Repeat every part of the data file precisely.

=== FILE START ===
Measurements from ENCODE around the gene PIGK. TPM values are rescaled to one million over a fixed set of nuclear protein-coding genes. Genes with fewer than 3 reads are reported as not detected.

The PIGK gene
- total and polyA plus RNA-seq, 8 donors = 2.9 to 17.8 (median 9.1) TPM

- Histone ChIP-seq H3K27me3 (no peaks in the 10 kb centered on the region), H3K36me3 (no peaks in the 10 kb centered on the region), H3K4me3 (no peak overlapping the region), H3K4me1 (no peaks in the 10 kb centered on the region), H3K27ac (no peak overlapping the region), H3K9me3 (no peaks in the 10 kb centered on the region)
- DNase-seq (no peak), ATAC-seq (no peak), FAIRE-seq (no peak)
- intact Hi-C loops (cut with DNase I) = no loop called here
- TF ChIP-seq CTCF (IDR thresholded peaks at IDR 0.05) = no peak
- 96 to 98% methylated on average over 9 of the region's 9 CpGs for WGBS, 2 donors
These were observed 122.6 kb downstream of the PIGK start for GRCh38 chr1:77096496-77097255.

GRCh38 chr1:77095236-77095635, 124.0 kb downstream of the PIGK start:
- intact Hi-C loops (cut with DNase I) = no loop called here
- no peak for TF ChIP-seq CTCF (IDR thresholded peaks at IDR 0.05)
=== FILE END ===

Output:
Measurements from ENCODE around the gene PIGK. TPM values are rescaled to one million over a fixed set of nuclear protein-coding genes. Genes with fewer than 3 reads are reported as not detected.

The PIGK gene
- total and polyA plus RNA-seq, 8 donors = 2.9 to 17.8 (median 9.1) TPM

- Histone ChIP-seq H3K27me3 (no peaks in the 10 kb centered on the region), H3K36me3 (no peaks in the 10 kb centered on the region), H3K4me3 (no peak overlapping the region), H3K4me1 (no peaks in the 10 kb centered on the region), H3K27ac (no peak overlapping the region), H3K9me3 (no peaks in the 10 kb centered on the region)
- DNase-seq (no peak), ATAC-seq (no peak), FAIRE-seq (no peak)
- intact Hi-C loops (cut with DNase I) = no loop called here
- TF ChIP-seq CTCF (IDR thresholded peaks at IDR 0.05) = no peak
- 96 to 98% methylated on average over 9 of the region's 9 CpGs for WGBS, 2 donors
These were observed 122.6 kb downstream of the PIGK start for GRCh38 chr1:77096496-77097255.

GRCh38 chr1:77095236-77095635, 124.0 kb downstream of the PIGK start:
- intact Hi-C loops (cut with DNase I) = no loop called here
- no peak for TF ChIP-seq CTCF (IDR thresholded peaks at IDR 0.05)